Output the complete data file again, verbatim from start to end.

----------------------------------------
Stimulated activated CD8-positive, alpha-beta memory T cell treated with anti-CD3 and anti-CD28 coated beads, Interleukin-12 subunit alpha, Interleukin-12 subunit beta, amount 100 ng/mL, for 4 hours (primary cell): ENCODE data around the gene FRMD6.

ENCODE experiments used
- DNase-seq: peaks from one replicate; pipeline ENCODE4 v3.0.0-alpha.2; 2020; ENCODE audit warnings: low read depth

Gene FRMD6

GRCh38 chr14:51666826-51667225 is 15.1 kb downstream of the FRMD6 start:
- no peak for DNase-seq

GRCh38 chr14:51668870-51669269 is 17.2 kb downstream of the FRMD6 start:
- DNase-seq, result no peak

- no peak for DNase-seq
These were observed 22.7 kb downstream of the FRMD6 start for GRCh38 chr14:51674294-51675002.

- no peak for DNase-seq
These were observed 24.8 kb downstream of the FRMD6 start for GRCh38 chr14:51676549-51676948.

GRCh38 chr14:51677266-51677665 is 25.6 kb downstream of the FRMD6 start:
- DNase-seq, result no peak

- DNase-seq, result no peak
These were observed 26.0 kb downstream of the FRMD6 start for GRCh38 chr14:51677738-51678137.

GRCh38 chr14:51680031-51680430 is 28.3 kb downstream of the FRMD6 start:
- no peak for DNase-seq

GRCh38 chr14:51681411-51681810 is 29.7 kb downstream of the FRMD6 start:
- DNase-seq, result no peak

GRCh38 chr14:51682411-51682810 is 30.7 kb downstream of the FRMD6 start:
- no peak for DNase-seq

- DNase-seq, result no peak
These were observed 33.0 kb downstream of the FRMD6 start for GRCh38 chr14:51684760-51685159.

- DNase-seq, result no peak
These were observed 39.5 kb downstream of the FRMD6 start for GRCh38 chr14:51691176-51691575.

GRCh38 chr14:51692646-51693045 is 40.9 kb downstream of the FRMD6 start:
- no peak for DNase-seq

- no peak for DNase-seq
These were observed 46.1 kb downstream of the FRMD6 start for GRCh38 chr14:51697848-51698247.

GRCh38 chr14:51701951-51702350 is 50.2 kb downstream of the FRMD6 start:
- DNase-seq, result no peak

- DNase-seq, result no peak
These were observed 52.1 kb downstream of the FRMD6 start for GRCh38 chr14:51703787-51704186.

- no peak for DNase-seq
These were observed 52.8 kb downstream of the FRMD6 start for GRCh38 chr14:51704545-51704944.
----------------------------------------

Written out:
Stimulated activated CD8-positive, alpha-beta memory T cell treated with anti-CD3 and anti-CD28 coated beads, Interleukin-12 subunit alpha, Interleukin-12 subunit beta, amount 100 ng/mL, for 4 hours (primary cell): ENCODE data around the gene FRMD6.

ENCODE experiments used
- DNase-seq: peaks from one replicate; pipeline ENCODE4 v3.0.0-alpha.2; 2020; ENCODE audit warnings: low read depth

Gene FRMD6

GRCh38 chr14:51666826-51667225 is 15.1 kb downstream of the FRMD6 start:
- no peak for DNase-seq

GRCh38 chr14:51668870-51669269 is 17.2 kb downstream of the FRMD6 start:
- DNase-seq, result no peak

- no peak for DNase-seq
These were observed 22.7 kb downstream of the FRMD6 start for GRCh38 chr14:51674294-51675002.

- no peak for DNase-seq
These were observed 24.8 kb downstream of the FRMD6 start for GRCh38 chr14:51676549-51676948.

GRCh38 chr14:51677266-51677665 is 25.6 kb downstream of the FRMD6 start:
- DNase-seq, result no peak

- DNase-seq, result no peak
These were observed 26.0 kb downstream of the FRMD6 start for GRCh38 chr14:51677738-51678137.

GRCh38 chr14:51680031-51680430 is 28.3 kb downstream of the FRMD6 start:
- no peak for DNase-seq

GRCh38 chr14:51681411-51681810 is 29.7 kb downstream of the FRMD6 start:
- DNase-seq, result no peak

GRCh38 chr14:51682411-51682810 is 30.7 kb downstream of the FRMD6 start:
- no peak for DNase-seq

- DNase-seq, result no peak
These were observed 33.0 kb downstream of the FRMD6 start for GRCh38 chr14:51684760-51685159.

- DNase-seq, result no peak
These were observed 39.5 kb downstream of the FRMD6 start for GRCh38 chr14:51691176-51691575.

GRCh38 chr14:51692646-51693045 is 40.9 kb downstream of the FRMD6 start:
- no peak for DNase-seq

- no peak for DNase-seq
These were observed 46.1 kb downstream of the FRMD6 start for GRCh38 chr14:51697848-51698247.

GRCh38 chr14:51701951-51702350 is 50.2 kb downstream of the FRMD6 start:
- DNase-seq, result no peak

- DNase-seq, result no peak
These were observed 52.1 kb downstream of the FRMD6 start for GRCh38 chr14:51703787-51704186.

- no peak for DNase-seq
These were observed 52.8 kb downstream of the FRMD6 start for GRCh38 chr14:51704545-51704944.